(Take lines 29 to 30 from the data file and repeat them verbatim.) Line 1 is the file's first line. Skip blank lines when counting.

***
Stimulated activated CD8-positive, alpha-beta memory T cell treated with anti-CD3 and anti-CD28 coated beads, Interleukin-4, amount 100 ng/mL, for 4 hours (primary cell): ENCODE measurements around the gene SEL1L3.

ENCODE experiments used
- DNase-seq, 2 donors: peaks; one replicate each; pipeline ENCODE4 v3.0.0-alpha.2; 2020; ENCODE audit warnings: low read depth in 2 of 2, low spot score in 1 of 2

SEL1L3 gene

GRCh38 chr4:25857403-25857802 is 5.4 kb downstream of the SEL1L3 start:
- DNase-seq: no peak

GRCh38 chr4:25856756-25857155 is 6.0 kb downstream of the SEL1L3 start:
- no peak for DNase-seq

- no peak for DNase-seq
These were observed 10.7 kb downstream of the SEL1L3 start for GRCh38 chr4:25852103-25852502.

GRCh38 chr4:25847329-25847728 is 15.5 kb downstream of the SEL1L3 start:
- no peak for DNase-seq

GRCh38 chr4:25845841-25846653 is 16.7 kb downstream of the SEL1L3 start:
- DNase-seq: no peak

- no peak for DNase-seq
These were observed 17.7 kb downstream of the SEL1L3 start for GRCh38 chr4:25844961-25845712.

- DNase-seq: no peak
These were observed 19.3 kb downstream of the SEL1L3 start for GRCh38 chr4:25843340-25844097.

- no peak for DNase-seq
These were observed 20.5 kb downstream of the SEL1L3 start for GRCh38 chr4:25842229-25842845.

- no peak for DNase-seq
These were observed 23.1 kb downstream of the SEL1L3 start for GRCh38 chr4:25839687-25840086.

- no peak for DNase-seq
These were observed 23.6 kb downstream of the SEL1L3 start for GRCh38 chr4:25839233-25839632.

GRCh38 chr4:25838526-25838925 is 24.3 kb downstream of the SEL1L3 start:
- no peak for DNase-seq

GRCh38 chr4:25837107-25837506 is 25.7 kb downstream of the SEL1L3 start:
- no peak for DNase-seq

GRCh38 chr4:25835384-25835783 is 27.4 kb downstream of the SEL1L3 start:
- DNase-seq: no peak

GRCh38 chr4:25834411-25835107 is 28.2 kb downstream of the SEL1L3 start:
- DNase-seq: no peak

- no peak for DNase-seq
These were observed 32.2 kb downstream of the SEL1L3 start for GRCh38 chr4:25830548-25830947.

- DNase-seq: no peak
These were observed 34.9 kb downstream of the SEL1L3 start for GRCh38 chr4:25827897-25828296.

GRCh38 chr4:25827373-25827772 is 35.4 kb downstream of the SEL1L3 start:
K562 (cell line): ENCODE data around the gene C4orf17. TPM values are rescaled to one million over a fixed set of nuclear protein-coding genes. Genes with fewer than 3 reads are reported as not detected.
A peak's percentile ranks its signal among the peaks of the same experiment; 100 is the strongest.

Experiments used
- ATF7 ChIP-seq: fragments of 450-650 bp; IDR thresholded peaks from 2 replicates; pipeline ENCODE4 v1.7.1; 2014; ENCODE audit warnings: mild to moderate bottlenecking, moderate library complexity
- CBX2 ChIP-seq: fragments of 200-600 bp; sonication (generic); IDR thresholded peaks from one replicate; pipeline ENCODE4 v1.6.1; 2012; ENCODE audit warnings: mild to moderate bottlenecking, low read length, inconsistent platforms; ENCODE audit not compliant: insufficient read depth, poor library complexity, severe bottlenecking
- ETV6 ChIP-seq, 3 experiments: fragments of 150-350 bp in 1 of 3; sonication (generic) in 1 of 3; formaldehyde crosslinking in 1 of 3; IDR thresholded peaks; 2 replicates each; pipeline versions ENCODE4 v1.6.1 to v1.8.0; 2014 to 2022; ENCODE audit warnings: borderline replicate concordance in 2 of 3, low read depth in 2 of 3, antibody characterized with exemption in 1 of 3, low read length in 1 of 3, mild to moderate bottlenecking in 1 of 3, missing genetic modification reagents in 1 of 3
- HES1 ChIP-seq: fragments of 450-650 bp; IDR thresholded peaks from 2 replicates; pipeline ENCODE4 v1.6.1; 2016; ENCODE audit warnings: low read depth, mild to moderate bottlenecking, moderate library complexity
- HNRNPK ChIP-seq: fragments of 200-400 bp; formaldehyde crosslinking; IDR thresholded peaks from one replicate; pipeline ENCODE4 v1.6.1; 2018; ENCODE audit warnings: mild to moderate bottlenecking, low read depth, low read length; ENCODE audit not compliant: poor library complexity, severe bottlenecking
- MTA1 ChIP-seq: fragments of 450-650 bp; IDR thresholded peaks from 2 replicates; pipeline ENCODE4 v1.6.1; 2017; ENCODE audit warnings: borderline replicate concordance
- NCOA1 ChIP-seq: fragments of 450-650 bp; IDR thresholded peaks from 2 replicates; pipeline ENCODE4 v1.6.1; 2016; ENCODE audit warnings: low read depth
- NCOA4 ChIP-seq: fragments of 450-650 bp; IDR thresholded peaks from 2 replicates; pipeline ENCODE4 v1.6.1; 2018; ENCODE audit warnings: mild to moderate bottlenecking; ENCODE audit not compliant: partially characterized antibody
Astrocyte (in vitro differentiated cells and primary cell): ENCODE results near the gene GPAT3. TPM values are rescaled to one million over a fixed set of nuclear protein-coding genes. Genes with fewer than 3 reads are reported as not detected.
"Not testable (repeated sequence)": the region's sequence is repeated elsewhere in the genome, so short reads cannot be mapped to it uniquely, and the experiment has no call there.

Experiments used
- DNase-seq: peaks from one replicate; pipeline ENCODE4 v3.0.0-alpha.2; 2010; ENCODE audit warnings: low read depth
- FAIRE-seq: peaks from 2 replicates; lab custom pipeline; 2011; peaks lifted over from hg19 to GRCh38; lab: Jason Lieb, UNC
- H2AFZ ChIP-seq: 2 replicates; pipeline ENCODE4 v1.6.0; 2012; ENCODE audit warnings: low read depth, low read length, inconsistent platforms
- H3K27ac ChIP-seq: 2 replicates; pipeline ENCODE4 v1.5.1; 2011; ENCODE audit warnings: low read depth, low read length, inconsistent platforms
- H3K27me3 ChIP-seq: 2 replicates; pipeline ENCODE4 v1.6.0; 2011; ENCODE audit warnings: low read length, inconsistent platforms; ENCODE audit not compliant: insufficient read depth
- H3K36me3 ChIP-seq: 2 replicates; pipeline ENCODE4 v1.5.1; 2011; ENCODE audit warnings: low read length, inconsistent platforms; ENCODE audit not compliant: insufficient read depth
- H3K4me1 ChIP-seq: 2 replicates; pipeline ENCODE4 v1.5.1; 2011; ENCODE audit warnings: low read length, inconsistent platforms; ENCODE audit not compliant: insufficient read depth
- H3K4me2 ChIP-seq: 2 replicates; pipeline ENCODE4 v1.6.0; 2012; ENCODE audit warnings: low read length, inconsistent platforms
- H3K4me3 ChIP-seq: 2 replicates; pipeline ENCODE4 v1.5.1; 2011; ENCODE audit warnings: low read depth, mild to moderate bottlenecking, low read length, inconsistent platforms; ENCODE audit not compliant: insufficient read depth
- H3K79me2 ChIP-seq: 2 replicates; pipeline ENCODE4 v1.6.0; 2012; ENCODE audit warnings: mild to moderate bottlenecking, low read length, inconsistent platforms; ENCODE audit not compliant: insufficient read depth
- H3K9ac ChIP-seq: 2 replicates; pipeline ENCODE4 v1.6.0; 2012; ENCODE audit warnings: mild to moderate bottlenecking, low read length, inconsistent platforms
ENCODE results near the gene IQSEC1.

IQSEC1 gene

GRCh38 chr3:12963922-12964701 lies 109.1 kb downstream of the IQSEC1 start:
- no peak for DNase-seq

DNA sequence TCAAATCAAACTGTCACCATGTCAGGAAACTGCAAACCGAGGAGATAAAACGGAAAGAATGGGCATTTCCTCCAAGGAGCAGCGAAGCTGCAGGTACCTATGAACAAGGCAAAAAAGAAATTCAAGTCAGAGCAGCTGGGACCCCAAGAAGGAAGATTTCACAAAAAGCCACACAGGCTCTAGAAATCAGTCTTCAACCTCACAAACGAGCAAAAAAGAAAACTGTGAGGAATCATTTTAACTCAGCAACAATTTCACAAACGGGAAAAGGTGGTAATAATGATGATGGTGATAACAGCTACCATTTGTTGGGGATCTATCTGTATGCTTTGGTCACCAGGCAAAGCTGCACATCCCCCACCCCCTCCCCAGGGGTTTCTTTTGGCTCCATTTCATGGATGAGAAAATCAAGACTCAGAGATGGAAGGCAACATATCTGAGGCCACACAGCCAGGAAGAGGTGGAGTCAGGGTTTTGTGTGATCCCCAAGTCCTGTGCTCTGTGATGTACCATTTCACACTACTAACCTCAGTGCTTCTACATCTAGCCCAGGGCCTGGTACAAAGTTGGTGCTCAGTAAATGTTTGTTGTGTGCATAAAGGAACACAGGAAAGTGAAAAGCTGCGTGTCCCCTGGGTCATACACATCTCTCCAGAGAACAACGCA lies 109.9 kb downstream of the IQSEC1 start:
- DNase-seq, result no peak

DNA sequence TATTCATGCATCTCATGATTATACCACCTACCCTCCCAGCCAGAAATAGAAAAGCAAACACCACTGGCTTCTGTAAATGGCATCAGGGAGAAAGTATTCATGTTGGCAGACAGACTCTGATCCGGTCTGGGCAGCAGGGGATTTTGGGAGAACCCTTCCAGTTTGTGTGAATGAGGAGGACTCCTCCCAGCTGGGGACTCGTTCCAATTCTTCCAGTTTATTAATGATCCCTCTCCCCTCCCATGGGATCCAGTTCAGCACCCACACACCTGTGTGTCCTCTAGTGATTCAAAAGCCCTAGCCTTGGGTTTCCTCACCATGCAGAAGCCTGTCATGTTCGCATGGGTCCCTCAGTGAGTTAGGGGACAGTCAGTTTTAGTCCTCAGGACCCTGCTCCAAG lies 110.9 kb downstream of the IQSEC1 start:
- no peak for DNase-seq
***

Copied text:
GRCh38 chr4:25835384-25835783 is 27.4 kb downstream of the SEL1L3 start:
- DNase-seq: no peak